Although psychostimulants are effective in treating ADHD, they sometimes are associated with irritability, which also can accompany ADHD. Read this article by Stuckelman and colleagues to learn the net effects that different psychostimulant medications have on irritability in patients with ADHD.
What variables might explain the association between antenatal SSRI exposure and autism? This systematic review and meta-analysis will give you some insight on factors that might influence this association.
Neurofeedback has been proposed as a promising intervention for ADHD. In this RCT, Geladé and colleagues compare it with methylphenidate and with physical activity for effects on ADHD symptoms in children 7-13 years of age. Read the article to learn which intervention showed the best results.
With more than 20 different pharmacologic options for the treatment of ADHD, how do you know what will work best for your patients? Read this systematic review to find out the most up-to-date information on treatment formulations for ADHD.
Misuse of stimulants among college students may be associated with a separate psychiatric disorder. Read this cross-sectional study to help identify which of your patients are more likely to misuse stimulants.
Some studies have suggested that ketamine may exert positive benefit in stressed autism spectrum disorder subjects. In his Letter to the Editor, Keith Fluegge, BA, discusses why this might be so, based on ketamine's chemical makeup and a theory on the etiology of ASD.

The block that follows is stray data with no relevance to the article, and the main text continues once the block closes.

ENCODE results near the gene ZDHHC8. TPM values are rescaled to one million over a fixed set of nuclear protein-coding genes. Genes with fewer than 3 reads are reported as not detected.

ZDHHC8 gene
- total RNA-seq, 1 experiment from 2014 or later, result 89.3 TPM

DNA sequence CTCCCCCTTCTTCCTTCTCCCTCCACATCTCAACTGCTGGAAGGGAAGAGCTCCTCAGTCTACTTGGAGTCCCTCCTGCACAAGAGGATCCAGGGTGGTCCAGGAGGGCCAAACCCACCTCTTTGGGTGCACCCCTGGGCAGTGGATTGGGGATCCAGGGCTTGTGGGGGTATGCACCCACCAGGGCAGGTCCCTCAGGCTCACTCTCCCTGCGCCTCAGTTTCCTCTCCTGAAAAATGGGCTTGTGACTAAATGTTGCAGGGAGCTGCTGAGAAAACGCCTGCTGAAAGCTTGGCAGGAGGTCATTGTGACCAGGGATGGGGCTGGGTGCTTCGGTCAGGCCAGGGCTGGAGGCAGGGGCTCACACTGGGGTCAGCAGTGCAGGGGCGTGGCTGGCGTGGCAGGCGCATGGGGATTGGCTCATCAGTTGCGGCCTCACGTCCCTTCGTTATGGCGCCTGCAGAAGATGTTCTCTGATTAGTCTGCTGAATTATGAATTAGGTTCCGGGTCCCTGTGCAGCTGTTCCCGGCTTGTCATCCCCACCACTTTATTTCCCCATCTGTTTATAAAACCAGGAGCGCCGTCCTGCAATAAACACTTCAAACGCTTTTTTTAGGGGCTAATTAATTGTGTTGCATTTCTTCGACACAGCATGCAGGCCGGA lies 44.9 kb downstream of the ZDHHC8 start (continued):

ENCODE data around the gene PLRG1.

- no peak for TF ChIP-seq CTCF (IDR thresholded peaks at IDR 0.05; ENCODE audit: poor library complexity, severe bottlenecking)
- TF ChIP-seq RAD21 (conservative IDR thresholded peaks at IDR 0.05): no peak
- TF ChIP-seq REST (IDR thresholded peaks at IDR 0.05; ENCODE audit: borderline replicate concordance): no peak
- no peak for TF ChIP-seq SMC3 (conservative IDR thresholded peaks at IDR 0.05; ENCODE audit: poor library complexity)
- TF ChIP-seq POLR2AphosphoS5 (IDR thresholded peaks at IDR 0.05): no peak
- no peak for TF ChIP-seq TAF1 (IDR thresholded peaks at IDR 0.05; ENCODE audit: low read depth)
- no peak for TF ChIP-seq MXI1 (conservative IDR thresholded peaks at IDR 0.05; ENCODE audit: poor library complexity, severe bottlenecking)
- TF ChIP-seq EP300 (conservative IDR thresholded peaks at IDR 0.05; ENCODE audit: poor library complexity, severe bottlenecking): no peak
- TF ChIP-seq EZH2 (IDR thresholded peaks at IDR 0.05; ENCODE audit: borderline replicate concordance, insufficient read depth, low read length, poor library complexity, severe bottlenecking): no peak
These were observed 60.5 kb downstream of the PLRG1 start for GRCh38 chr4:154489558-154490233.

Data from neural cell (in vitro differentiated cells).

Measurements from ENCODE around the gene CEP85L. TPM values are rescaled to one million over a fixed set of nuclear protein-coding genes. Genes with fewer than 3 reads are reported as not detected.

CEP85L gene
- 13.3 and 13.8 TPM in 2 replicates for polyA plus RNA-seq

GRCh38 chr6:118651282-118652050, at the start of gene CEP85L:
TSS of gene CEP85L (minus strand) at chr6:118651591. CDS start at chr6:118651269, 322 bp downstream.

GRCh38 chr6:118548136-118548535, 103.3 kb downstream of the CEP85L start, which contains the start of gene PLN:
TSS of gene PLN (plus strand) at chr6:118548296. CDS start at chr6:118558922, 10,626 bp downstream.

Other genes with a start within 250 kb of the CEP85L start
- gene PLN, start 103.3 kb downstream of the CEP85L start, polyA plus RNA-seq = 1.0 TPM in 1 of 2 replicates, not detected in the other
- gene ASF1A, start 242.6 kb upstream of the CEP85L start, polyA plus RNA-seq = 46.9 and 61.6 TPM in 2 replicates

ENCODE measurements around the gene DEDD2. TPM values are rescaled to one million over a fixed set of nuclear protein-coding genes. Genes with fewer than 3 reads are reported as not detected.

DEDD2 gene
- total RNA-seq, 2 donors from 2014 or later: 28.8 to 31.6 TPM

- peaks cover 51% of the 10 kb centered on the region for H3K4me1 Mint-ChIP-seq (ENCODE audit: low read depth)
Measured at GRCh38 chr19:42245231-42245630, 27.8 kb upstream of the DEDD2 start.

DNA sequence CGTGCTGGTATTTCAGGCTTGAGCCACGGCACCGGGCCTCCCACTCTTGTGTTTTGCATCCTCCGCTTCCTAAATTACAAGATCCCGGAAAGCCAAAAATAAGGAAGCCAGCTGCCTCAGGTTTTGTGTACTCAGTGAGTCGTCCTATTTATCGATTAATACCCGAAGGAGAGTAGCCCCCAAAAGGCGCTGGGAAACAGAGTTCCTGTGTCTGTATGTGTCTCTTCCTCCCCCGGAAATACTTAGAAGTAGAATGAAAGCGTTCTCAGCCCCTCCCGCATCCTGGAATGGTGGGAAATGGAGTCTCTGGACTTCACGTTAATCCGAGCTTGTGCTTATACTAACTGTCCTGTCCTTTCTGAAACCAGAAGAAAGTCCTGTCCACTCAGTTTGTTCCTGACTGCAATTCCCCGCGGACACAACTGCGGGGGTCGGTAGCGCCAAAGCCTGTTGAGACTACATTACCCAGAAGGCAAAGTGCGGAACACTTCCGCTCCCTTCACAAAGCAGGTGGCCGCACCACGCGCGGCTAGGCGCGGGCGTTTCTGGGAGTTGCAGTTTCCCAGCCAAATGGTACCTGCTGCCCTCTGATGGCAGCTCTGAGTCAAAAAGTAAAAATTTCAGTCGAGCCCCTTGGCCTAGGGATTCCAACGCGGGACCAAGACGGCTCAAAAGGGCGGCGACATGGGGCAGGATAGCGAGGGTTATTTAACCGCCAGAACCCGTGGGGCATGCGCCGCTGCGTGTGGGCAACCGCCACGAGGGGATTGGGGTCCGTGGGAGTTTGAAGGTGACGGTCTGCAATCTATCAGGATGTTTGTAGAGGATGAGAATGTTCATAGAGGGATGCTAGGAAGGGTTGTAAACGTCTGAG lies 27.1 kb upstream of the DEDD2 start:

Baclofen, a French Exception, Seriously Harms Alcohol Use Disorder Patients Without Benefit
To the Editor: Dr Andrade’s analysis of the Bacloville trial in a recent Clinical and Practical Psychopharmacology column, in which he concluded that “individualized treatment with high-dose baclofen (30-300 mg/d) may be a useful second-line approach in heavy drinkers” and that “baclofen may be particularly useful in patients with liver disease,” deserves comment.1
First, Andrade failed to recall that the first pivotal trial of baclofen, ALPADIR (NCT01738282; 320 patients, as with Bacloville), was negative (see Braillon et al2).
Second, Dr Andrade should have warned readers that Bacloville’s results are most questionable, lacking robustness. Although he cited us,3 he overlooked the evidence we provided indicating that the Bacloville article4 was published without acknowledging major changes to the initial protocol, affecting the primary outcome. Coincidentally (although as skeptics, we do not believe in coincidence), the initial statistical team was changed when data were sold to the French pharmaceutical company applying for the marketing authorization in France. As Ronald H. Coase warned, “If you torture the data long enough, it will confess.”